Blurbs

So I was reading a friend’s book tonight, and the book-jacket blurbs made me laugh. They were very glowing, very energetic, written by some of the best sportswriters out there.

And. They. Mean. Diddly.

Every writer knows the ritual. As a book release approaches, we scurry far and wide to find notables to provide us with book-jacket blurbs. Do these people even read the books they’re blurbing? I’d say, oh, 60 percent of the time.* Usually, the blurbers are either friends, friends of friends, friends of friends of friends or people who owe a favor.

Take my four books, for example.

1. The Bad Guys Won!

Blurbers:

• Jody Berger, Rocky Mountain News—Close friend and former SI co-worker.

• Bill Fleischman, Philly Daily News—Close friend and my former journalism professor at Delaware.

• Steve Rushin, SI—Good friend and collague.

2. Love Me, Hate Me.

Blurbers:

• Leigh Montville—Friend, former SI colleague and a guy who’s written enough books to know how terrible it is to seek blurbs.

• Buster Olney, ESPN—Friendly colleague who’s written enough books to know how terrible it is to seek blurbs.

• L. Jon Wertheim, SI—Very close friend who’s written enough books to know how terrible it is to seek blurbs.

3. Boys Will Be Boys.

Blurbers:

• Mark Kriegel, FoxSports.com—Good friend who’s written enough books to know how terrible it is to seek blurbs.

• Jonathan Eig—Good friend who’s written enough books to know how terrible it is to seek blurbs.

• Selena Roberts, SI—Good friend who’s written enough books to know how terrible it is to seek blurbs.

• Randy Galloway, Ft. Worth Star-Telegram—Dallas writer and incredibly nice guy.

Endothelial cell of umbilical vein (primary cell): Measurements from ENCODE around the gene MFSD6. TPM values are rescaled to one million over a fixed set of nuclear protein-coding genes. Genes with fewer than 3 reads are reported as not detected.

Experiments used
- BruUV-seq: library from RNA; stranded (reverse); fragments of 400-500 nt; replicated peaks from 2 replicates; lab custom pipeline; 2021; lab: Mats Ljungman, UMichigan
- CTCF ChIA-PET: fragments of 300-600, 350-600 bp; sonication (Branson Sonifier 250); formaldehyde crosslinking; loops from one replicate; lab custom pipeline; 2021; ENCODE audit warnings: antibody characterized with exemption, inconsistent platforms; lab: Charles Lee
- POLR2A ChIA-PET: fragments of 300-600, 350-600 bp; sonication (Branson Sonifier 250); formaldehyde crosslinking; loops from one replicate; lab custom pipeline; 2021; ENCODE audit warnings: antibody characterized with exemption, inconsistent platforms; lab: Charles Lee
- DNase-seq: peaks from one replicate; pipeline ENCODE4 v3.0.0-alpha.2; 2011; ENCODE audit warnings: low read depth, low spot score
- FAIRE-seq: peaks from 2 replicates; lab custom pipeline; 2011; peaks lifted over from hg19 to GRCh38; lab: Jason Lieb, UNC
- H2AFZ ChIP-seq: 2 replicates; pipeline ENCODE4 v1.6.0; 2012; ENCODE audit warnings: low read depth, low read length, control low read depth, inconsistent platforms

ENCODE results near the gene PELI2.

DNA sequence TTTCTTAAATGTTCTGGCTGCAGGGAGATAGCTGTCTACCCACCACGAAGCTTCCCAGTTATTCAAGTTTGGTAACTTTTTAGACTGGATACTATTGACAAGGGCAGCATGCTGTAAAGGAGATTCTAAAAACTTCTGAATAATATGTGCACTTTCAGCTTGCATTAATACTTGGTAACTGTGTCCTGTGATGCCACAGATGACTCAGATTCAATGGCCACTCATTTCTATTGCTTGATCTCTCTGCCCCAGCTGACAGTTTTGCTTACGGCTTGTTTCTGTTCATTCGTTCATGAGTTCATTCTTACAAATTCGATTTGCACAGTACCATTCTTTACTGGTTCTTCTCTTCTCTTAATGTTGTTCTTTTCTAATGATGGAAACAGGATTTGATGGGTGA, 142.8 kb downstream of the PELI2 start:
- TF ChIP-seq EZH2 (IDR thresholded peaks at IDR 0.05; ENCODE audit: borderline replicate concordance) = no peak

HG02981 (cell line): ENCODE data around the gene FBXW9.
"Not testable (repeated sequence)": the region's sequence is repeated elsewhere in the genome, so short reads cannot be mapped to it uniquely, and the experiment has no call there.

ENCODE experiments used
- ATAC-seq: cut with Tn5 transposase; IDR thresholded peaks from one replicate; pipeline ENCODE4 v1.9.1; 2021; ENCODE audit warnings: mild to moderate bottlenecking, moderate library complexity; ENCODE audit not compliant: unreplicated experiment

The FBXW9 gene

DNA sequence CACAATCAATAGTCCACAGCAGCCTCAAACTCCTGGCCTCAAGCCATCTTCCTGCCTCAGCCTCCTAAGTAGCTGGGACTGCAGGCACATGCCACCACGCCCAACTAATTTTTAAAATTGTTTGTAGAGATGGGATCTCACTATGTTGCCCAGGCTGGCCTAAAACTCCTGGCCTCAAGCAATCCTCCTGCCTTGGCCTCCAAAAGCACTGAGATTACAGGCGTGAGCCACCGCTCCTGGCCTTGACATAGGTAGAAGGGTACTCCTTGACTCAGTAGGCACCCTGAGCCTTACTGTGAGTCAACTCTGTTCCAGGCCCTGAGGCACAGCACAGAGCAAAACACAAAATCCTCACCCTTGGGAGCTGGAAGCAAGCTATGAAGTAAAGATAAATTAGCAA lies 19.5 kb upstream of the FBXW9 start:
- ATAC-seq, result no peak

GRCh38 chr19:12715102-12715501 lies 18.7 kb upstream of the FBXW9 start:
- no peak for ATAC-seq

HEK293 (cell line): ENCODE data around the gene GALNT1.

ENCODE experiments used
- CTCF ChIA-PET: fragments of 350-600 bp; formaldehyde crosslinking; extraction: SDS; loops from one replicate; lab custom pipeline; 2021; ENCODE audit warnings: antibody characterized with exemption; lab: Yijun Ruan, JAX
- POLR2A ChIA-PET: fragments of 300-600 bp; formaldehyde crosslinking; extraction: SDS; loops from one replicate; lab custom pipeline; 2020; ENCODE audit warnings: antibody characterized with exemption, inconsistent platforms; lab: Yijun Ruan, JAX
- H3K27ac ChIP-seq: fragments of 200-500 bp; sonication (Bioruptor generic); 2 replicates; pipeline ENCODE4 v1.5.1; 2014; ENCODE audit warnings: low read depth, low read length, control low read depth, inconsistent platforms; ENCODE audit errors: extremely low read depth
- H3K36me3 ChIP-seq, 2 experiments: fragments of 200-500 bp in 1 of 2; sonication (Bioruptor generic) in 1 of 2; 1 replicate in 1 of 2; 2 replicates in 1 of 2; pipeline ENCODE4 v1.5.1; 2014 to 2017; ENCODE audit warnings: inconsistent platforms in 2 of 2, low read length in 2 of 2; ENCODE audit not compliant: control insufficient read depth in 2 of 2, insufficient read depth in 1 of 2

4. The Rocket That Fell to Earth.

Blurbers:

• Jemele Hill, ESPN.com—Good friend/colleague.

• Will Leitch, New York Magazine—Friendly colleague who’s written enough books to know how terrible it is to seek blurbs.

• Steve Cannella, SI—Very close friend who felt my pain.

• Wertheim, SI—Can’t go to the well too often.

That’s not to say blurbers are lying, or that there’s something wrong with the whole business. I don’t think any of my blurbers would have put their names atop pieces of crap. But, truth is, they’re folks I knew I could turn to; folks who are decent and trustworthy.

Oy.

* I learned my lesson the very hard way. A couple of years ago Drew Magary, editor of Kissing Suzy Kolber, asked me to blurb his book, Men With Balls. I agreed, skimmed it, then wrote up a couple of lines. Book came out and someone said to me, “How could you blurb a book like that?” I said, “Like what?” He said, “Something so offensive and tasteless?” I said, “Uhm …” That was the first, and last, time I’ve blurbed a book without reading it thoroughly (This isn’t to say Drew’s book was bad. Just that I didn’t pay enough attention).

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